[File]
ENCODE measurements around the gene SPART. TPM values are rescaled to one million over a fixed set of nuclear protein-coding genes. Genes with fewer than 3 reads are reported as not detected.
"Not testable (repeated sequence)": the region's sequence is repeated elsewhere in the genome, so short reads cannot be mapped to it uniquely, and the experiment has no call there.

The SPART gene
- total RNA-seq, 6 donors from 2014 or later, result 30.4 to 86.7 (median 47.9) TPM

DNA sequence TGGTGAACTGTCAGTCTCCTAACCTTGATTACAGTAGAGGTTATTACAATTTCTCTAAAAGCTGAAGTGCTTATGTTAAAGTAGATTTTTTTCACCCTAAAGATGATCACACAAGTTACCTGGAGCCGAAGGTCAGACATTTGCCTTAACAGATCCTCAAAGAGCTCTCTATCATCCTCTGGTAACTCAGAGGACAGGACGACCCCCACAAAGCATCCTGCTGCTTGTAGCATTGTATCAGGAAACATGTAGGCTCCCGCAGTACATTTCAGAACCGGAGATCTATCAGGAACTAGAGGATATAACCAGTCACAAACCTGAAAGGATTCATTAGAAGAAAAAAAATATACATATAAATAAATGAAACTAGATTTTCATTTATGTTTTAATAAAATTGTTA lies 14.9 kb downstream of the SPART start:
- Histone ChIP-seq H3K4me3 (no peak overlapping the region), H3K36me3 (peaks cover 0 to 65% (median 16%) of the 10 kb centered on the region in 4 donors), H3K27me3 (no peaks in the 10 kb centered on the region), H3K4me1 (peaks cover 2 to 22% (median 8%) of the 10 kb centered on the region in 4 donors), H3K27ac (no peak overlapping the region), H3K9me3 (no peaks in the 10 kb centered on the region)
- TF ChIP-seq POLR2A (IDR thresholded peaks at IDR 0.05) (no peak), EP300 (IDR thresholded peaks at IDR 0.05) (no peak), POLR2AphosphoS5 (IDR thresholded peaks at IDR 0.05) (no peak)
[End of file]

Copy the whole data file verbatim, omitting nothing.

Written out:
ENCODE measurements around the gene SPART. TPM values are rescaled to one million over a fixed set of nuclear protein-coding genes. Genes with fewer than 3 reads are reported as not detected.
"Not testable (repeated sequence)": the region's sequence is repeated elsewhere in the genome, so short reads cannot be mapped to it uniquely, and the experiment has no call there.

The SPART gene
- total RNA-seq, 6 donors from 2014 or later, result 30.4 to 86.7 (median 47.9) TPM

DNA sequence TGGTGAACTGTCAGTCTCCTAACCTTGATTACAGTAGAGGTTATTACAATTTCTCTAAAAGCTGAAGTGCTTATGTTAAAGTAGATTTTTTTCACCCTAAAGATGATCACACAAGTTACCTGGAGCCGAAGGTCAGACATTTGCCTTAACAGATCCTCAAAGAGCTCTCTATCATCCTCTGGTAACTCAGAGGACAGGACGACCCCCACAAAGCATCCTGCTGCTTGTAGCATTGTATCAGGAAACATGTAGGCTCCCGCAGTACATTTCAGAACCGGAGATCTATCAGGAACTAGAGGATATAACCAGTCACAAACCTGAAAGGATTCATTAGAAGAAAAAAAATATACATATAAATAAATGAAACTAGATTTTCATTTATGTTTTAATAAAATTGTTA lies 14.9 kb downstream of the SPART start:
- Histone ChIP-seq H3K4me3 (no peak overlapping the region), H3K36me3 (peaks cover 0 to 65% (median 16%) of the 10 kb centered on the region in 4 donors), H3K27me3 (no peaks in the 10 kb centered on the region), H3K4me1 (peaks cover 2 to 22% (median 8%) of the 10 kb centered on the region in 4 donors), H3K27ac (no peak overlapping the region), H3K9me3 (no peaks in the 10 kb centered on the region)
- TF ChIP-seq POLR2A (IDR thresholded peaks at IDR 0.05) (no peak), EP300 (IDR thresholded peaks at IDR 0.05) (no peak), POLR2AphosphoS5 (IDR thresholded peaks at IDR 0.05) (no peak)